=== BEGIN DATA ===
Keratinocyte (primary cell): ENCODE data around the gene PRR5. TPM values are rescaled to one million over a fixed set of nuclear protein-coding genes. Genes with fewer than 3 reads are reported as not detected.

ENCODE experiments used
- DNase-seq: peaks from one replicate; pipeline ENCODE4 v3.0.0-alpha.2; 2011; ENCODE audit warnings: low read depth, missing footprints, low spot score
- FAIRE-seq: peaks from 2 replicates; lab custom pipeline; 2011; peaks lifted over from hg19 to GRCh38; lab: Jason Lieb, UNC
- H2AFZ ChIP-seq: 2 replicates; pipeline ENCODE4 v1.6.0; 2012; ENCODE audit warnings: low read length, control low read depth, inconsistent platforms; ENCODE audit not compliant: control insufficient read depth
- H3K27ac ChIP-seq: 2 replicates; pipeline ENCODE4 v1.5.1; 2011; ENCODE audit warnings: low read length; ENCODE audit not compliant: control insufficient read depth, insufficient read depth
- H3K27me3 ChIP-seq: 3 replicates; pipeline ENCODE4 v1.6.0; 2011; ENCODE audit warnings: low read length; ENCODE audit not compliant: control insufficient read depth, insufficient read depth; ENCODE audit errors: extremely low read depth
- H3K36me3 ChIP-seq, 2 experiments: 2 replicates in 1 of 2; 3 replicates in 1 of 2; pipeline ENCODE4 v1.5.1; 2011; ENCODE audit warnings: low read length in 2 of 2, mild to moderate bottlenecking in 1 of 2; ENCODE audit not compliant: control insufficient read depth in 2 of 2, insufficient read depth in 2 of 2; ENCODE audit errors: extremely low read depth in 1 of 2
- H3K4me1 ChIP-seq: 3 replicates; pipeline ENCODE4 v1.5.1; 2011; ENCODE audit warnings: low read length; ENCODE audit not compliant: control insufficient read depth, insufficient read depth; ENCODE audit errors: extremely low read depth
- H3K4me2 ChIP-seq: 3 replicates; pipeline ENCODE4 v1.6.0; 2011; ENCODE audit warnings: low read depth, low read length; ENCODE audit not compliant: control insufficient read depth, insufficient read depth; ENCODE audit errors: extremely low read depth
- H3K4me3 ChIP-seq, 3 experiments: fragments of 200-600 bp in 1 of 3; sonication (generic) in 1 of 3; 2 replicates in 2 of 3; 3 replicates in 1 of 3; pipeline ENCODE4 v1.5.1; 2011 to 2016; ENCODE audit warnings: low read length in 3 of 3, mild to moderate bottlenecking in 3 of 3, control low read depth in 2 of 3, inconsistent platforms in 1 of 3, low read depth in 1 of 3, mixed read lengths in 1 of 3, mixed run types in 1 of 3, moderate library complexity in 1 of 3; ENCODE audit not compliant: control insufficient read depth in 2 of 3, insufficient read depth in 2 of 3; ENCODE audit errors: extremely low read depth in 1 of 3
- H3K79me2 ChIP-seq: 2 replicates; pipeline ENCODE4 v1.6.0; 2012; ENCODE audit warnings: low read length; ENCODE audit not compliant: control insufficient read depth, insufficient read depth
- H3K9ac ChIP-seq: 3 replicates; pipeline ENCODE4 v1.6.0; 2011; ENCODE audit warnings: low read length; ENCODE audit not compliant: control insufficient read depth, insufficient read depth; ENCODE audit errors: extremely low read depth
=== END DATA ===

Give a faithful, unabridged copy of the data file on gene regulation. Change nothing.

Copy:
Keratinocyte (primary cell): ENCODE data around the gene PRR5. TPM values are rescaled to one million over a fixed set of nuclear protein-coding genes. Genes with fewer than 3 reads are reported as not detected.

ENCODE experiments used
- DNase-seq: peaks from one replicate; pipeline ENCODE4 v3.0.0-alpha.2; 2011; ENCODE audit warnings: low read depth, missing footprints, low spot score
- FAIRE-seq: peaks from 2 replicates; lab custom pipeline; 2011; peaks lifted over from hg19 to GRCh38; lab: Jason Lieb, UNC
- H2AFZ ChIP-seq: 2 replicates; pipeline ENCODE4 v1.6.0; 2012; ENCODE audit warnings: low read length, control low read depth, inconsistent platforms; ENCODE audit not compliant: control insufficient read depth
- H3K27ac ChIP-seq: 2 replicates; pipeline ENCODE4 v1.5.1; 2011; ENCODE audit warnings: low read length; ENCODE audit not compliant: control insufficient read depth, insufficient read depth
- H3K27me3 ChIP-seq: 3 replicates; pipeline ENCODE4 v1.6.0; 2011; ENCODE audit warnings: low read length; ENCODE audit not compliant: control insufficient read depth, insufficient read depth; ENCODE audit errors: extremely low read depth
- H3K36me3 ChIP-seq, 2 experiments: 2 replicates in 1 of 2; 3 replicates in 1 of 2; pipeline ENCODE4 v1.5.1; 2011; ENCODE audit warnings: low read length in 2 of 2, mild to moderate bottlenecking in 1 of 2; ENCODE audit not compliant: control insufficient read depth in 2 of 2, insufficient read depth in 2 of 2; ENCODE audit errors: extremely low read depth in 1 of 2
- H3K4me1 ChIP-seq: 3 replicates; pipeline ENCODE4 v1.5.1; 2011; ENCODE audit warnings: low read length; ENCODE audit not compliant: control insufficient read depth, insufficient read depth; ENCODE audit errors: extremely low read depth
- H3K4me2 ChIP-seq: 3 replicates; pipeline ENCODE4 v1.6.0; 2011; ENCODE audit warnings: low read depth, low read length; ENCODE audit not compliant: control insufficient read depth, insufficient read depth; ENCODE audit errors: extremely low read depth
- H3K4me3 ChIP-seq, 3 experiments: fragments of 200-600 bp in 1 of 3; sonication (generic) in 1 of 3; 2 replicates in 2 of 3; 3 replicates in 1 of 3; pipeline ENCODE4 v1.5.1; 2011 to 2016; ENCODE audit warnings: low read length in 3 of 3, mild to moderate bottlenecking in 3 of 3, control low read depth in 2 of 3, inconsistent platforms in 1 of 3, low read depth in 1 of 3, mixed read lengths in 1 of 3, mixed run types in 1 of 3, moderate library complexity in 1 of 3; ENCODE audit not compliant: control insufficient read depth in 2 of 3, insufficient read depth in 2 of 3; ENCODE audit errors: extremely low read depth in 1 of 3
- H3K79me2 ChIP-seq: 2 replicates; pipeline ENCODE4 v1.6.0; 2012; ENCODE audit warnings: low read length; ENCODE audit not compliant: control insufficient read depth, insufficient read depth
- H3K9ac ChIP-seq: 3 replicates; pipeline ENCODE4 v1.6.0; 2011; ENCODE audit warnings: low read length; ENCODE audit not compliant: control insufficient read depth, insufficient read depth; ENCODE audit errors: extremely low read depth